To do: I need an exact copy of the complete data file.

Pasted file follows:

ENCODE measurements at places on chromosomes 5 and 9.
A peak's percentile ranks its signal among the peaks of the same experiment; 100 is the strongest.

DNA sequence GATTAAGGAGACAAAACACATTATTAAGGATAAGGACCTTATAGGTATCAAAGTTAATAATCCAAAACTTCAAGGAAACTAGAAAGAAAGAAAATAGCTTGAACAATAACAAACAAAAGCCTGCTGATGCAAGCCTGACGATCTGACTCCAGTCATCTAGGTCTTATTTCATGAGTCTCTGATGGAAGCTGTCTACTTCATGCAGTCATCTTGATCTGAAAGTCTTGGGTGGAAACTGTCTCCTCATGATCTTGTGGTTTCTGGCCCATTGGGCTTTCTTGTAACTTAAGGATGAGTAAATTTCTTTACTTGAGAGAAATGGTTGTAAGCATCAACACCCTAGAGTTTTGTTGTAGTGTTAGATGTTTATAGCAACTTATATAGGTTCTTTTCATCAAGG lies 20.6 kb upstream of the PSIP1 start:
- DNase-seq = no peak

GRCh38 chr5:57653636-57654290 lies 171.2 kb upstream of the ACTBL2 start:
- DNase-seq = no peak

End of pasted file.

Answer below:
ENCODE measurements at places on chromosomes 5 and 9.
A peak's percentile ranks its signal among the peaks of the same experiment; 100 is the strongest.

DNA sequence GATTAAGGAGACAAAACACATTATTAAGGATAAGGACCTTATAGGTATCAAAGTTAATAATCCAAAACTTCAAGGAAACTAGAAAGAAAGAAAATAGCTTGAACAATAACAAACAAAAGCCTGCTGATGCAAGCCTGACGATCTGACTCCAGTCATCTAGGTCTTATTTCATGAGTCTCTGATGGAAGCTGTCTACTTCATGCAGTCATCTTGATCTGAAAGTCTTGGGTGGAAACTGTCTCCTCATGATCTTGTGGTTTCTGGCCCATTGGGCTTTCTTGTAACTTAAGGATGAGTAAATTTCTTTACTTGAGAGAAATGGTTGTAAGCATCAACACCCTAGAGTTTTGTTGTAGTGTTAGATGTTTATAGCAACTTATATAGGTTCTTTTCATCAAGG lies 20.6 kb upstream of the PSIP1 start:
- DNase-seq = no peak

GRCh38 chr5:57653636-57654290 lies 171.2 kb upstream of the ACTBL2 start:
- DNase-seq = no peak